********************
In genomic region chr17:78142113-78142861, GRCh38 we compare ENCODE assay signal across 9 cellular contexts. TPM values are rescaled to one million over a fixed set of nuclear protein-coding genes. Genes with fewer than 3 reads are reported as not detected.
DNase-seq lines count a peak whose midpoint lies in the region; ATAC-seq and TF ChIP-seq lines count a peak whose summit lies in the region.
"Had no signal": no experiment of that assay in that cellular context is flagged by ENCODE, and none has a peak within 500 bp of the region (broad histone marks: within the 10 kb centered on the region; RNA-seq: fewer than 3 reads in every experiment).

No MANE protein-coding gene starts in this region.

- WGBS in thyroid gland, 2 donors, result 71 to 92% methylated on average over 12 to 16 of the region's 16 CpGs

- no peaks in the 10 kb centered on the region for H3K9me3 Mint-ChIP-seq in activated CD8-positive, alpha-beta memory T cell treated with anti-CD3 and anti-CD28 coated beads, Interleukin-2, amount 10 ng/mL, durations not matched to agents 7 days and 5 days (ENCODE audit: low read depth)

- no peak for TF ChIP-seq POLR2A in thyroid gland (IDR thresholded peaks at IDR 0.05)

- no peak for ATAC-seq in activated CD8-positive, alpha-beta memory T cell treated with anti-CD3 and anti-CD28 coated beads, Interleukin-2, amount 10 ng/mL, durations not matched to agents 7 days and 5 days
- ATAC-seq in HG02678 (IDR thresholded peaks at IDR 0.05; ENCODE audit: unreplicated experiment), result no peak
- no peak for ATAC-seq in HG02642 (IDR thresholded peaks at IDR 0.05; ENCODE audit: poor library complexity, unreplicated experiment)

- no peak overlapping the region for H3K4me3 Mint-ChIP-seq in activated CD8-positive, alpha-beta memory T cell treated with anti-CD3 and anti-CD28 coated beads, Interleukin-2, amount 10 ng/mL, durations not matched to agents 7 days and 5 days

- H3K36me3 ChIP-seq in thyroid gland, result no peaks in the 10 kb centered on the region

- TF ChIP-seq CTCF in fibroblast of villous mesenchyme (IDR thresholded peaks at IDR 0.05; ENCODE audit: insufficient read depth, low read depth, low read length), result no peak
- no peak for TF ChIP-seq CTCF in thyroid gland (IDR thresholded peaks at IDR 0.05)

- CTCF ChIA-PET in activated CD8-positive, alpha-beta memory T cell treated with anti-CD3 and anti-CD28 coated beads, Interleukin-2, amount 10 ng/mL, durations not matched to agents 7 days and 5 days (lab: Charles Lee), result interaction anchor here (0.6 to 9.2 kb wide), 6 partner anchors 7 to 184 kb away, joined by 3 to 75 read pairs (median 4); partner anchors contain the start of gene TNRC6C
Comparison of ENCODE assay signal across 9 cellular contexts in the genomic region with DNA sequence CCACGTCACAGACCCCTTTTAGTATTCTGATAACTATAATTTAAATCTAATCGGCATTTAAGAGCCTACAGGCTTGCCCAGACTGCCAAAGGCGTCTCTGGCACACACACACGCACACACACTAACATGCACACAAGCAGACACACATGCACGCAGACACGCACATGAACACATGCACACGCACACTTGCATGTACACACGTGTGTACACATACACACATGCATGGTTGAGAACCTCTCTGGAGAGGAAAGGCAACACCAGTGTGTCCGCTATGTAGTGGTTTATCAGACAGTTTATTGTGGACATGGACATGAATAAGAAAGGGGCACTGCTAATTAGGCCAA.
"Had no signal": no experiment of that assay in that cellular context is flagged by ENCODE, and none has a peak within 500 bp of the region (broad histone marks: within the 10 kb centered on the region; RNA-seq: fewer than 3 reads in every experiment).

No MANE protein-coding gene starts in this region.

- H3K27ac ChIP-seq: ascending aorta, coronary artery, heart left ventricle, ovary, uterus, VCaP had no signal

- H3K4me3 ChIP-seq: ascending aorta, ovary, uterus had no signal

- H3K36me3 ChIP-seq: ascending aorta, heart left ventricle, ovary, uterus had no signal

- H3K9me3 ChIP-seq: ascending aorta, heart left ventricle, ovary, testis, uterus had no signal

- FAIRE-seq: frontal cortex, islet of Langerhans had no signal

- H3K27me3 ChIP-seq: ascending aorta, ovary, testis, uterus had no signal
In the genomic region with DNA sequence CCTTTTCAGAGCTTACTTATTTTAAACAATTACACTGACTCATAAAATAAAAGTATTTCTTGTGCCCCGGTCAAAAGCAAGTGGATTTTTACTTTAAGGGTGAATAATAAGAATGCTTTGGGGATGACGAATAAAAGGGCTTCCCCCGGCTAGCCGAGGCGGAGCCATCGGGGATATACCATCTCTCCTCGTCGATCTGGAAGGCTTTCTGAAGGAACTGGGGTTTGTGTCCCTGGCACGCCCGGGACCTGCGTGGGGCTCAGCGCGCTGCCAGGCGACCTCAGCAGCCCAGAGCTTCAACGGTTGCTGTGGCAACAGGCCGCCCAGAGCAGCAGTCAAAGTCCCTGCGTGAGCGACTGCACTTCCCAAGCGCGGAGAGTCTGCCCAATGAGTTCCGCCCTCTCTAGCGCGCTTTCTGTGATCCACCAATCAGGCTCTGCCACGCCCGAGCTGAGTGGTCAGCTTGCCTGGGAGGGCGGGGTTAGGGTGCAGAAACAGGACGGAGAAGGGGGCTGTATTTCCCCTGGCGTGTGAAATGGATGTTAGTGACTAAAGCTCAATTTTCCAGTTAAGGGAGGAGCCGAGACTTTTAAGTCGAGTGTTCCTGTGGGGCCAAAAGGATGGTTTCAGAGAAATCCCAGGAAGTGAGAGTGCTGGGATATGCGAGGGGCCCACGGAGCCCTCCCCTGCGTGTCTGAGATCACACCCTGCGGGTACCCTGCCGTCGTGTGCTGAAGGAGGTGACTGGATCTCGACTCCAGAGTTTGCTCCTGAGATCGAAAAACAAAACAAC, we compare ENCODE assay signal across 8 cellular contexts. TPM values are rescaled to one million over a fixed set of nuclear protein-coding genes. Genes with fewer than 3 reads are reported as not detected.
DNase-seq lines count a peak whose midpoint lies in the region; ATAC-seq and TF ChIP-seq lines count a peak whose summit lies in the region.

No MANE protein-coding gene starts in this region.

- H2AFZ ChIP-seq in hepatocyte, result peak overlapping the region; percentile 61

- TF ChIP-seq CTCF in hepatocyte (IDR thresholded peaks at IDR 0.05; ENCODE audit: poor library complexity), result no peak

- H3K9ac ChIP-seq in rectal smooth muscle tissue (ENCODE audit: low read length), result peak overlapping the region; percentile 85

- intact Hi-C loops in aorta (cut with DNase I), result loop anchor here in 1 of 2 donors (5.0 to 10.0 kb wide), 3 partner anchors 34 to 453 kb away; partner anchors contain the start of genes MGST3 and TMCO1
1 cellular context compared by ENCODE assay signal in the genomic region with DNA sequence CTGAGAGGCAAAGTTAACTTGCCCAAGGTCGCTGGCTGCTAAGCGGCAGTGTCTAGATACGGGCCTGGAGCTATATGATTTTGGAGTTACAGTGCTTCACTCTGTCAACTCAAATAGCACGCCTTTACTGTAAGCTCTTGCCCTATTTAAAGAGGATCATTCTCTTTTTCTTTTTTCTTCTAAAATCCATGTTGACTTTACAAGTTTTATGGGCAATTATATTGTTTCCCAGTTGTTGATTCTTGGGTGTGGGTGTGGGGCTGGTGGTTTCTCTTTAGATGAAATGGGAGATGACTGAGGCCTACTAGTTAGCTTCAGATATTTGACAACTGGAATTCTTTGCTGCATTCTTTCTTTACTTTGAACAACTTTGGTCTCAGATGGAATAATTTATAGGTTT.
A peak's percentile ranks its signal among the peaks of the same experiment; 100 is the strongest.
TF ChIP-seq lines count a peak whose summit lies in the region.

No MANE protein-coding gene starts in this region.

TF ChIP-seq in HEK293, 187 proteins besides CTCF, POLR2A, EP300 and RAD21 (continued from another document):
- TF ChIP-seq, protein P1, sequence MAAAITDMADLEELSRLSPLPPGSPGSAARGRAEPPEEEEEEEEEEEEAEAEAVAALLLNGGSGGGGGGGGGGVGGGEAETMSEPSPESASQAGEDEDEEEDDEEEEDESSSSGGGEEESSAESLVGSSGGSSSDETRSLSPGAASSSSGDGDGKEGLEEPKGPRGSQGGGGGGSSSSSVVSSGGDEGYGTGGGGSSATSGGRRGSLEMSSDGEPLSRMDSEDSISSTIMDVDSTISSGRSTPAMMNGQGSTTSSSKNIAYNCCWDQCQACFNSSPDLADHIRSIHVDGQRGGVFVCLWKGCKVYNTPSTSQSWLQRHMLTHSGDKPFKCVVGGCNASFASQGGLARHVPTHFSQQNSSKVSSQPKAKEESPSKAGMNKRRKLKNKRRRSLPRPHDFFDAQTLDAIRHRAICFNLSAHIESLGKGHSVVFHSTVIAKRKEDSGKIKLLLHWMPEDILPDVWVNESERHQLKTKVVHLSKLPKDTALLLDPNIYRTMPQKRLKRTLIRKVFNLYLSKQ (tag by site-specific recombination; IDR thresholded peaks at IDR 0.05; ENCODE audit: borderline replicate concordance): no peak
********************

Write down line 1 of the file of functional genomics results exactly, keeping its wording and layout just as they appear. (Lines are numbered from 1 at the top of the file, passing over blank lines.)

In genomic region chr17:78142113-78142861, GRCh38 we compare ENCODE assay signal across 9 cellular contexts. TPM values are rescaled to one million over a fixed set of nuclear protein-coding genes. Genes with fewer than 3 reads are reported as not detected.